Shelby Native’s Distinguished Service During Boxer Rebellion

Shelby Native’s Distinguished Service During Boxer Rebellion

Matthew Ballard June 29, 2019
Gravesite of Thomas W. Kates, Flushing Cemetery – Courtesy of Harvey Abbott (FindAGrave)

Vol. 5, No. 25

According to the Congressional Medal of Honor Society, nearly 3,500 soldiers have received the Medal of Honor since its inception in 1862. Of those medals awarded, nearly half served with the Union Army during the Civil War. Between the conclusion of the American Civil War and World War One, 765 men received the medal, the largest number serving during the Indian Campaigns (426) and the smallest number serving in the Dominican Campaign (3) during the U.S. occupation of the Dominican Republic from 1916 to 1924. Of those 756 medals, 33 were awarded to Marines serving during the Boxer Rebellion, a nearly two-year uprising led by the Yihetuan (or Boxers) against foreign imperialists in China. Thomas Wilbur Kates, a native of Orleans County, was one of those men who received the Medal of Honor for his actions during this uprising.

Born on May 7, 1865 at Shelby, Thomas was the son of English immigrants Charles and Mariah Caple Kates. Charles worked as a currier (tanner) at LeRoy in the 1850s and later relocated his family to Orleans County before the birth of their youngest son Thomas. The family remained in the area for a short period of time before relocating to Buffalo sometime before 1870. At that time, the family was enumerated in the 1870 U.S. Federal Census in Buffalo’s Third Ward with his parents, his brothers Charles and Walter, and sister Lottie. Tom Taber’s “The Orleans Battery: A History of the 17th New York Light Artillery in the War of Rebellion” confirms that the elder Charles Kates enlisted with the Orleans Battery on August 22, 1862, at Medina, New York; he was 38 years old.

On July 21, 1899, Thomas Kates accepted enlistment with the U.S. Marine Corps at New York City. Nearly six feet tall with blue eyes, brown hair, and ruddy complexion, Pvt. Kates was stationed in the Philippine Islands from September 15, 1899 to June 17, 1900 for the initial part of his enlistment. As the result of the United States’ Open Door Policy in China combined with the ongoing influence of Christian missionaries in the region, the Boxers began to resist against imperialist and foreign influences, culminating in Empress Dowager Cixi’s declaration of war against all foreign influences.

Thomas Kates and other Marines were dispatched to China on June 18, 1900, where they remained through October 10, 1900. According to his citation, Kates was awarded the Medal of Honor “…for extraordinary heroism while serving with the 1st Regiment (Marines), in action in the presence of the enemy during the advance on Tientsin, China, 21 June 1900. Private Kates distinguished himself by meritorious conduct.”

With a little digging, more information about Kates’ meritorious conduct came to light. The Boxers believed that they were invulnerable to foreign weapons and laid siege to the “Legation Quarter” where United States, British, French, German, Italian, Japanese, and Russian troops were stationed at Tientsin (Tianjin). The location became a refuge for foreigners and Chinese Christians amidst the threat of violence. As legation forces defended the compound with small arms fire, three machine guns, and one muzzle-loaded cannon, a contingent of U.S. Marines under the command of Major Littleton Waller marched toward Tientsin as reinforcements. With eight officers and 132 men, accompanied by 400 Russians, the group marched unopposed until 7 o’clock in the morning when the unit was hit with small arms fire from the flank. U.S. sharpshooters quickly quelled the attack.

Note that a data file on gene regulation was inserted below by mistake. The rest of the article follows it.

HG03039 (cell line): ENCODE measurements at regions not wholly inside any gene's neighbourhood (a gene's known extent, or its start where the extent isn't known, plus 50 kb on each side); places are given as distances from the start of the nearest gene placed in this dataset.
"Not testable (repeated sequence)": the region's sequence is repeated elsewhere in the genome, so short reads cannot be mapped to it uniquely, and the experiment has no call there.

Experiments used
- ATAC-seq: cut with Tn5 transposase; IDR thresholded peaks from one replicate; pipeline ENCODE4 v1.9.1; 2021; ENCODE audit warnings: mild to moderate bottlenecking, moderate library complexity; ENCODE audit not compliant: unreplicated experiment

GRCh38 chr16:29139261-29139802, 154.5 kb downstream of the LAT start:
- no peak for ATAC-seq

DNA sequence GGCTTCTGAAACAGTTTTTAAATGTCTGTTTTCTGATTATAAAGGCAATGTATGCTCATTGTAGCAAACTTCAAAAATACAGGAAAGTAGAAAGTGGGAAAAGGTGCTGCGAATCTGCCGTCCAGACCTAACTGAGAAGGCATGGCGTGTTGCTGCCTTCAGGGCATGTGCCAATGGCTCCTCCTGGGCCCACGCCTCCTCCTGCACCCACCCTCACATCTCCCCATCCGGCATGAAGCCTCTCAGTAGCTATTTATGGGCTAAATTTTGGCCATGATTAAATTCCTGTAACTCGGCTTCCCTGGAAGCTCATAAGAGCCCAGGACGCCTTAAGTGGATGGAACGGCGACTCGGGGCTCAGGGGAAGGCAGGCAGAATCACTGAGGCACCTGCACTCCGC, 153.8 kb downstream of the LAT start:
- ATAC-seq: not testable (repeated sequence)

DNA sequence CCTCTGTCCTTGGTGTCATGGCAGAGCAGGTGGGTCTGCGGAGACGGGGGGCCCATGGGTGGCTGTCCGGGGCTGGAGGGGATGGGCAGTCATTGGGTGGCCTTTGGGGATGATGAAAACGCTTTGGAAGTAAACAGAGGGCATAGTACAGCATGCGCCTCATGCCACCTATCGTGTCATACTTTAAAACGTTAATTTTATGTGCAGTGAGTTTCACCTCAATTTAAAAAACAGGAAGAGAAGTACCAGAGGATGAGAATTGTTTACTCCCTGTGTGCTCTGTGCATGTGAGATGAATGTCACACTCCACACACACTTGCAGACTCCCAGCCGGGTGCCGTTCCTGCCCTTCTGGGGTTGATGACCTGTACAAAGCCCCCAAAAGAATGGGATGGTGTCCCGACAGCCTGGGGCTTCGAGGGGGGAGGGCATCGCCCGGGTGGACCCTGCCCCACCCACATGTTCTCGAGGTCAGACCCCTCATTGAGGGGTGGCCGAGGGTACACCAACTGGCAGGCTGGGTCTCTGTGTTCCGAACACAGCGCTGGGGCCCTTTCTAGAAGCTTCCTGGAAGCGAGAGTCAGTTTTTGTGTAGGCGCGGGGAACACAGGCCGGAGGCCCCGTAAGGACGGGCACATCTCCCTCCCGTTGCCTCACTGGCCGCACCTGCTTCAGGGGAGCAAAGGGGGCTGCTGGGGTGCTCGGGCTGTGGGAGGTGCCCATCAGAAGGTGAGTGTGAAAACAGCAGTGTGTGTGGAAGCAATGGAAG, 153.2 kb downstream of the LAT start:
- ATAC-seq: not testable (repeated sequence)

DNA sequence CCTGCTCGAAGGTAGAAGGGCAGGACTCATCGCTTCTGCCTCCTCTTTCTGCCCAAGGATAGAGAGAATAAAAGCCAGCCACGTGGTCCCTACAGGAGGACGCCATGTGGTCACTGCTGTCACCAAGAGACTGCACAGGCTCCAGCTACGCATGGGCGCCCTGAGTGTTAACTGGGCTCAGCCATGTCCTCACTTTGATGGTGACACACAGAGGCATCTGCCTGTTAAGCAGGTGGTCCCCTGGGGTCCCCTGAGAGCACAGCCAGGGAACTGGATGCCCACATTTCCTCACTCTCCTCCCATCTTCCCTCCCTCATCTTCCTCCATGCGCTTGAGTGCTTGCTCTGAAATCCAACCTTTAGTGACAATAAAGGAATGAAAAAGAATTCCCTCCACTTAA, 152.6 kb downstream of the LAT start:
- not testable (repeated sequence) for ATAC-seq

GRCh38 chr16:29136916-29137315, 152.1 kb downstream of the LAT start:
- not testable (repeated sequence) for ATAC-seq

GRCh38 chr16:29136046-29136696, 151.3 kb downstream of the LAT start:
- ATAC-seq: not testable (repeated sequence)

Within minutes, 1,500 to 2,000 entrenched Boxers commenced firing from the front and flanks. As fighting continued the Russian retreated and formed a line approximately ½ mile behind the Marines, exposing the men to fire from all sides. As the Russians continued to retreat, the Marines followed suit while suffering the continued onslaught of the Boxers; the entire retreat lasted four hours. By 2 o’clock in the afternoon, the Marines had returned to bivouac having marched a total of 30 miles and suffering thirteen casualties.

Maj. Waller wrote in a letter dated July 6, 1900, that “…of the men I wish to say, while all in the engagements we participated in, behaved in such a manner as to bring forth the highest praise from the foreign officers…Cpl. Thomas W. Kates.” He continued, “…the specifically distinguished of these being Corporal Kates and Privates Campbell and Francis, with the Colt gun.” According to the Report of the Commandant of the U.S. Marine Corps dated September 29, 1900, these three men remained with Lt. Powell, holding a position with an M1895 Colt-Browning Machine Gun until all but Campbell and Powell were gunned down. They destroyed the gun to prevent it from entering enemy hands before they commenced their retreat. Although it does not show up on his service record, Maj. Waller noted that Kates was slightly wounded, and Pvt. Francis was wounded in the hand. All three were later awarded the Medal of Honor for their actions during this advance.

Kates’ record does show that he was present for the Battle of Tientsin on July 13th and 14th of 1900, the Battle of Yangun on August 6, 1900, and the Battle of Peking on August 14th and 15th of 1900. This record indicates that Kates was wounded on July 13, 1900 but makes no mention of the slight wound received on June 21st. The record concludes with Kates’ desertion at New York City on May 19, 1903 after his return from the Philippine Islands in June of 1902. This desertion is likely why no newspaper articles mentioned this important award at the time of his death on May 6, 1931. Kates was buried at Flushing Cemetery in Queens County, New York.